Advanced Search
MyIDEAS: Login

China: A Stabilizing or Deflationary Influence in East Asia? THe Problem of Conflict Virtue

Contents:

Author Info

  • Ronald McKinnon

    (Stanford University)

  • Gunther Schnabl

    (Tubingen University)

Abstract

Rapidly growing Chinese exports are middle-tech¡V¡Vand increasingly high-tech¡V¡Vmanufactured goods. China runs a huge and growing bilateral trade surplus with the United States, and the position of Japan has changed radically from being a net exporter to China in the 1980s and most of the 1990s to being a net importer today. China¡¦s smaller East Asian industrial competitors such as Taiwan, Korea, and Singapore face fairly difficult readjustment problems. However, China is a huge importer of primary products and industrial raw materials and runs large import surpluses with the ASEAN group. On the macroeconomic side, China has been a stabilizing influence. While maintaining steady high growth and exchange rate stability at 8.28 yuan per dollar since 1994, it has largely avoided, and thus dampened, the business cycles of its East Asian trading partners. But there are potential clouds on this horizon. Since 1995, China has run moderate multilateral trade surpluses coupled with large inflows of foreign direct investment. The resulting balance of payments surpluses have led to a rapid buildup of liquid dollar claims on foreigners¡V¡Vboth in official exchange reserves and, less obviously, in stocks held privately or in China¡¦s nonstate sectors. This increasing private dollar overhang leads to what we call the syndrome of ¡§conflicted virtue¡¨. If there is no threat that the renminbi will appreciate, private portfolio equilibrium for accumulating and holding both dollar and renminbi assets can be sustained. However, foreigners, particularly Japanese, are upset with China¡¦s ¡§excessive¡¨ mercantile competitiveness. They are urging China¡¦s government to appreciate the renminbi¡V¡Vand show greater future exchange rate flexibility, which could lead to repetitive appreciations. The result would be severe deflation throughout China¡¦s economy and a zero-interest liquidity trap¡V¡Vas in Japan, when forced into repeated appreciations of the yen in the 1980s into the mid 1990s.

Download Info

If you experience problems downloading a file, check if you have the proper application to view it first. In case of further problems read the IDEAS help page. Note that these files are not on the IDEAS site. Please be patient as the files may be large.
File URL: http://www.hkimr.org/uploads/publication/263/ub_full_0_2_2_wp200323_text.pdf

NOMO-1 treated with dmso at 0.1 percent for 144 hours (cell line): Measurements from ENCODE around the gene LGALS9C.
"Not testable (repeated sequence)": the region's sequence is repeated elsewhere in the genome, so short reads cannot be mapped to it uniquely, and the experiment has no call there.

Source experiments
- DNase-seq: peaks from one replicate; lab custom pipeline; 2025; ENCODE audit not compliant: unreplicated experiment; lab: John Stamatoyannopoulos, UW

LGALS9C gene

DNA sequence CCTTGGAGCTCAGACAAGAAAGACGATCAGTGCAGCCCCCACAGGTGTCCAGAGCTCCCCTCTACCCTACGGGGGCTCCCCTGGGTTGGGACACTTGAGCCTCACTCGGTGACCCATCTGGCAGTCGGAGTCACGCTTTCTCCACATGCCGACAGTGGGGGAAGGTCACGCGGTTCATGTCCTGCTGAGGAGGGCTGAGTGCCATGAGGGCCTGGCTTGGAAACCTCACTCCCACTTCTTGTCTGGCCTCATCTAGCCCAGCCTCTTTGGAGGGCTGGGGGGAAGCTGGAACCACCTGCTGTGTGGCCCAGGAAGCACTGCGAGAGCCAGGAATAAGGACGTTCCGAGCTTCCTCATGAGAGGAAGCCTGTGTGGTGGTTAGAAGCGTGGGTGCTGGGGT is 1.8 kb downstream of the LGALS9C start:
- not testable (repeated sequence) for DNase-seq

Download Restriction: no

Bibliographic Info

Paper provided by Hong Kong Institute for Monetary Research in its series Working Papers with number 232003.

as in new window
Length: 31 pages
Date of creation: Dec 2003
Date of revision:
Handle: RePEc:hkm:wpaper:232003

Contact details of provider:
Postal: 55th Floor , Two International Finance Centre , 8 Finance Street , Central, Hong Kong
Phone: (852)2878 1978
Fax: (852)2878 7006
Email:
Web page: http://www.hkimr.org
More information through EDIRC

Related research

Keywords:

Other versions of this item:

Find related papers by JEL classification:

References

References listed on IDEAS
Please report citation or reference errors to , or , if you are the registered author of the cited work, log in to your RePEc Author Service profile, click on "citations" and make appropriate adjustments.:
as in new window
  1. Ronald McKinnon & Gunther Schnabl, 2003. "Synchronized Business Cycles in East Asia and Fluctuations in the Yen/Dollar Exchange Rate," Working Papers 022003, Hong Kong Institute for Monetary Research.
  2. Reinhart, Carmen & Calvo, Guillermo, 2002. "Fear of floating," MPRA Paper 14000, University Library of Munich, Germany.
  3. Ronald McKinnon & Gunther Schnabl, 2003. "The East Asian Dollar Standard, Fear of Floating, and Original Sin," Working Papers 112003, Hong Kong Institute for Monetary Research.
Full references (including those not matched with items on IDEAS)

Citations

Citations are extracted by the CitEc Project, subscribe to its RSS feed for this item.
as in new window

Cited by:
This item has more than 25 citations. To prevent cluttering this page, these citations are listed on a separate page.

Lists

This item is not listed on Wikipedia, on a reading list or among the top items on IDEAS.

Statistics

Access and download statistics

Corrections

When requesting a correction, please mention this item's handle: RePEc:hkm:wpaper:232003. See general information about how to correct material in RePEc.

For technical questions regarding this item, or to correct its authors, title, abstract, bibliographic or download information, contact: (HKIMR).

If you have authored this item and are not yet registered with RePEc, we encourage you to do it here. This allows to link your profile to this item. It also allows you to accept potential citations to this item that we are uncertain about.

If references are entirely missing, you can add them using this form.

If the full references list an item that is present in RePEc, but the system did not link to it, you can help with this form.

If you know of missing items citing this one, you can help us creating those links by adding the relevant references in the same way as above, for each refering item. If you are a registered author of this item, you may also want to check the "citations" tab in your profile, as there may be some citations waiting for confirmation.

Please note that corrections may take a couple of weeks to filter through the various RePEc services.